Liias-proposed compromise on vehicle valuation issue wins Senate Transportation Committee approval

State Sen. Marko Liias during a Senate Transportation Committee meeting in January. (Photo courtesy Senate Democrats)

Lawmakers on the Washington State Senate Transportation committee have approved a measure introduced by 21st District State Sen. Marko Liias (D-Lynnwood) that implements a fairer vehicle valuation system for car tab fees while also keeping light rail construction in the Puget Sound area on track.

“When I talk to my constituents, they don’t want to be stuck in traffic,” Liias said. “They want light rail to come to us but they also want their cars to be valued fairly. Not on inflated values. We want our light rail, but we also want the tax system to be fair. And that’s what Senate Bill 6606 endeavors to do.”

Liias says the $490 million in surplus tax revenue Sound Transit has already collected, in addition to the $2 billion surplus the agency estimates they’ll have by 2028, can be used to offset much of the reduced funding resulting from the lower car tab fees.

“I feel like I’m stuck between Sound Transit and Tim Eyman, trying to find a pathway that’s reasonable and balances what my constituents are asking for,”Liias saiid. “They want light rail. They want to get out of this Puget Sound traffic. But they also want a tax system that is fair. And one that they can understand. And one that they can fit into their monthly budgets in their households. That’s what I’ve tried to do here.”

In 2016, voters within the designated Sound Transit taxing district approved the Sound Transit 3 (ST3) package, a 62-mile extension of light rail that expands the current system to more Puget Sound communities like Everett, Tacoma, Redmond and West Seattle.

Part of the ST3 funding package includes an increase in the motor vehicle excise tax (MVET) – a progressive tax based on a vehicle’s value. The MVET valuation table used for ST3 for the next eight years is an older table seen by many as unfair because it overvalues most newer vehicles.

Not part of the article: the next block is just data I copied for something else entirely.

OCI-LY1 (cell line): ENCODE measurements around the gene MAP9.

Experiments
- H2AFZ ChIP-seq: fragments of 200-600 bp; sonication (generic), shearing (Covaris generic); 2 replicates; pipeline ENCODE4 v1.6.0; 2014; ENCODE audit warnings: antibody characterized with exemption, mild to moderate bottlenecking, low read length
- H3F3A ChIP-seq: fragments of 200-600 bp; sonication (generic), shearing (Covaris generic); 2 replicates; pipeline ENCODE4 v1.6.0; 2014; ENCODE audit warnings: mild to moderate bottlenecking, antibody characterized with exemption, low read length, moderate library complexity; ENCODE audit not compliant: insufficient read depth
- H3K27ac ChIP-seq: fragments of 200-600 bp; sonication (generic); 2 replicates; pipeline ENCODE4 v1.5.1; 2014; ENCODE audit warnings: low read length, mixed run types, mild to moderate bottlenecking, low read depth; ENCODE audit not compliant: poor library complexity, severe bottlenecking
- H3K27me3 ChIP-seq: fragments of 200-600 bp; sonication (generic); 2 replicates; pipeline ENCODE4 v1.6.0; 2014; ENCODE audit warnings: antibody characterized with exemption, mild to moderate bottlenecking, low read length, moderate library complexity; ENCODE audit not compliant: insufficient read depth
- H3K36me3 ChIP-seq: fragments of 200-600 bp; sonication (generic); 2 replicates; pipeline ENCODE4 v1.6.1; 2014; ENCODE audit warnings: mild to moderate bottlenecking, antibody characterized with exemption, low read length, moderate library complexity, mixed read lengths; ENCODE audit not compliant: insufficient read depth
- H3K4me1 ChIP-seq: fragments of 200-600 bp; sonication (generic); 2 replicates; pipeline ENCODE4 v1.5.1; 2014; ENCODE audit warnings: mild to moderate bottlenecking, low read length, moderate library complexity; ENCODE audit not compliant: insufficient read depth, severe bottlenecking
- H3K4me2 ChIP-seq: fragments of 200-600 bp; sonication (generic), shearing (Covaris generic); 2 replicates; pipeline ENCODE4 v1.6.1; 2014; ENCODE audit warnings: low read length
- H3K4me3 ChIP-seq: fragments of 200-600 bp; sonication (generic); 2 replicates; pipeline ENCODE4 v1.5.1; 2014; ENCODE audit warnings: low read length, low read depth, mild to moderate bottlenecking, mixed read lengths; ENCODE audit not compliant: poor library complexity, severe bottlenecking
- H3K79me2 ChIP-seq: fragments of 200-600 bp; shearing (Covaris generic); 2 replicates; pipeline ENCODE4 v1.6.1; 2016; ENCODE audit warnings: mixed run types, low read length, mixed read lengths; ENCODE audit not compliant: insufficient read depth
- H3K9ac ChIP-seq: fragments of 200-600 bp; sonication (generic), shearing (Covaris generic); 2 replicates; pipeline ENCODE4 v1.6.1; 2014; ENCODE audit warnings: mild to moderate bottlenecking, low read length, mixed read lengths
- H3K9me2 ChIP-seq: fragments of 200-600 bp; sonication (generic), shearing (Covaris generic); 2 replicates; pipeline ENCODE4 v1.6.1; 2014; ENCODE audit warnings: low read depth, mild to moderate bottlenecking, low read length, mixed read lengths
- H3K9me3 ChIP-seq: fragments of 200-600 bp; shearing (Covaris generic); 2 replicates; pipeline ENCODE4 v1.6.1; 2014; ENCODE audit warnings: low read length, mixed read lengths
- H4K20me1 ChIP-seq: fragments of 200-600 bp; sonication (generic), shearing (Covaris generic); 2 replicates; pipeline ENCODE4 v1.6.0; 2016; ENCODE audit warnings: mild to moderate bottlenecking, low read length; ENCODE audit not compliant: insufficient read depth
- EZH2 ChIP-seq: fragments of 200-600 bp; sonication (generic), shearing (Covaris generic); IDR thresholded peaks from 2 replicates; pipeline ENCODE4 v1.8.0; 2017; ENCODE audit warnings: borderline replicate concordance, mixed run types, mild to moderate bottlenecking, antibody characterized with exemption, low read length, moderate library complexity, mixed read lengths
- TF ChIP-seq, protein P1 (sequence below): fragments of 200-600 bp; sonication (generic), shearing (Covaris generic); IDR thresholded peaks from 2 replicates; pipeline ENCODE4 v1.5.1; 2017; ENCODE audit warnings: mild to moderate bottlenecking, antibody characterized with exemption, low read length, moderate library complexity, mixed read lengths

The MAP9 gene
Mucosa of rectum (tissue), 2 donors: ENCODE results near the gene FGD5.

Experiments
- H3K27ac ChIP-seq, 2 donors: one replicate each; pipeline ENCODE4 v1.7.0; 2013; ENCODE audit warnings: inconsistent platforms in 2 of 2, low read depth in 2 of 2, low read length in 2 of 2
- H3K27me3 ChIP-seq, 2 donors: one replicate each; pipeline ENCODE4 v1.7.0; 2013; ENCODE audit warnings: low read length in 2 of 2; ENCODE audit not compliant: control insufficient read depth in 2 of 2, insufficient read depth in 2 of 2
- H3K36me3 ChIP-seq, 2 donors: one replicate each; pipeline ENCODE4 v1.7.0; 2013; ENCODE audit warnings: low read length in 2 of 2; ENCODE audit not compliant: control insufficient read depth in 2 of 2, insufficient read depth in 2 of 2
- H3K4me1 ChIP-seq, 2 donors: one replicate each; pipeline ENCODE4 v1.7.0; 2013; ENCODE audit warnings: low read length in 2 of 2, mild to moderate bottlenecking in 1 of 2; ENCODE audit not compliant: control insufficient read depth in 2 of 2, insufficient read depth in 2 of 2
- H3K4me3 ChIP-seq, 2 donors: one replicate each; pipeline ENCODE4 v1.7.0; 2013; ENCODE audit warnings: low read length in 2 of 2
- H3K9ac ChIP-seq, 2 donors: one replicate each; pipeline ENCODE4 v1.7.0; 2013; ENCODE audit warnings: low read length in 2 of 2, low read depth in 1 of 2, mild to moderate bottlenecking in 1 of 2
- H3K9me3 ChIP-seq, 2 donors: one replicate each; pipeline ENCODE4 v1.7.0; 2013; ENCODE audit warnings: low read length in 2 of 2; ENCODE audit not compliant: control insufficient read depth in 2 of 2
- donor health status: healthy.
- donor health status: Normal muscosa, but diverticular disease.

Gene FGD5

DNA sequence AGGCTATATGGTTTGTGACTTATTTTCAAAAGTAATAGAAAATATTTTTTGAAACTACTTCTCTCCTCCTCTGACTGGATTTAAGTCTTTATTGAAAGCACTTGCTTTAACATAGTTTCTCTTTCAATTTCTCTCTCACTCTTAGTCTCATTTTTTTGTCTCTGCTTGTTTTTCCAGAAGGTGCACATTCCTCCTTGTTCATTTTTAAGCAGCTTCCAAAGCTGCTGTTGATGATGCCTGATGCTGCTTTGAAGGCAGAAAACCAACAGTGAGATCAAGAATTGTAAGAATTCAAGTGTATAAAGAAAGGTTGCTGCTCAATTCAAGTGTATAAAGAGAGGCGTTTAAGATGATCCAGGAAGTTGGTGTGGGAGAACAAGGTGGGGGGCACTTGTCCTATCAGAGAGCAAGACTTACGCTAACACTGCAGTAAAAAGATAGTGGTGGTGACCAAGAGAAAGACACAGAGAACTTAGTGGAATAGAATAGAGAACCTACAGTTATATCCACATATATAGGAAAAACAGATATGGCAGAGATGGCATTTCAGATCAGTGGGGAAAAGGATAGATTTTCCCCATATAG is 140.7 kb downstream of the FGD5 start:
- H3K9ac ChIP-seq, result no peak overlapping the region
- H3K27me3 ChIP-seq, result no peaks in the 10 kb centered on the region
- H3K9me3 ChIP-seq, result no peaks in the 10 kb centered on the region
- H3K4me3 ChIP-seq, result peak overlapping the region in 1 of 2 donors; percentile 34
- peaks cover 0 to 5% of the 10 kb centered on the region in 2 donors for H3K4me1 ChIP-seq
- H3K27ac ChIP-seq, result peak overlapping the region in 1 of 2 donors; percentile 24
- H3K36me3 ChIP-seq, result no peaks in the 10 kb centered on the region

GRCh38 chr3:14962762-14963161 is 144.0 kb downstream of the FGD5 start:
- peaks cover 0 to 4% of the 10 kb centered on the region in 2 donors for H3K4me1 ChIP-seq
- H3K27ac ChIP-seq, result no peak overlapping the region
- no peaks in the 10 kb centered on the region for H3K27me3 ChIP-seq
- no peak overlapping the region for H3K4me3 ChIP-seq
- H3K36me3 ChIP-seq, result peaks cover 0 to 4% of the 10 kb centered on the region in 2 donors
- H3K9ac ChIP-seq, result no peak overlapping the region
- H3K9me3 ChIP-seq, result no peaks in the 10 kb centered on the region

A newer valuation table, which aligns more closely with vehicle values like those listed in the Kelley Blue Book, is scheduled to take effect in 2028.

SB 6606 would require Sound Transit to begin using the newer valuation table starting in 2021.

Another major component of SB 6606 would give motorists within the Sound Transit District an option to pay MVET bills monthly or quarterly using Good To Go! accounts.

“I do think we need to provide more payment options to consumers,” said Liias. “When you pay your car loan, when you pay your auto insurance, you have options for how to pay those. I think it’s time to give our consumers, our taxpayers, those same options to pay quarterly, to pay monthly.”

SB 6606 was approved by the Senate Transportation Committee on Monday. Because parts of the bill would modify I-976 within two years of the initiative’s passage, the state constitution requires SB 6606 to receive a two-thirds majority for passage.

Liias testified in support of his bill last week. His full testimony can be viewed here.

SB 6606 is considered “necessary to implement the budget,” meaning the bill is exempt from the traditional legislative cutoff deadlines other bills must meet to be considered throughout the 2020 legislative session.

The 2020 legislative session is scheduled to adjourn for the year on March 12.

  1. Why can’t the license fee be based on the weight of the vehicle as that is what determines wear and tear on the roads.

    1. How much impact does a truck that is only driven a couple thousand miles a year make versus a car that someone drives 15,000?

      I believe they already have different amounts for different vehicles, not solely based on price of the vehicle. I am pretty sure a pick up truck costs more than a similar weight car based on the chance of someone using it to haul a load.

      I guess the fairest thing would be to have your tabs based on miles driven. But that leads into the electric monitors that would further push the toll roading trend and expand the ability to tag you for every infraction… speeding, failure to signal, failure to come to a complete stop, etc.

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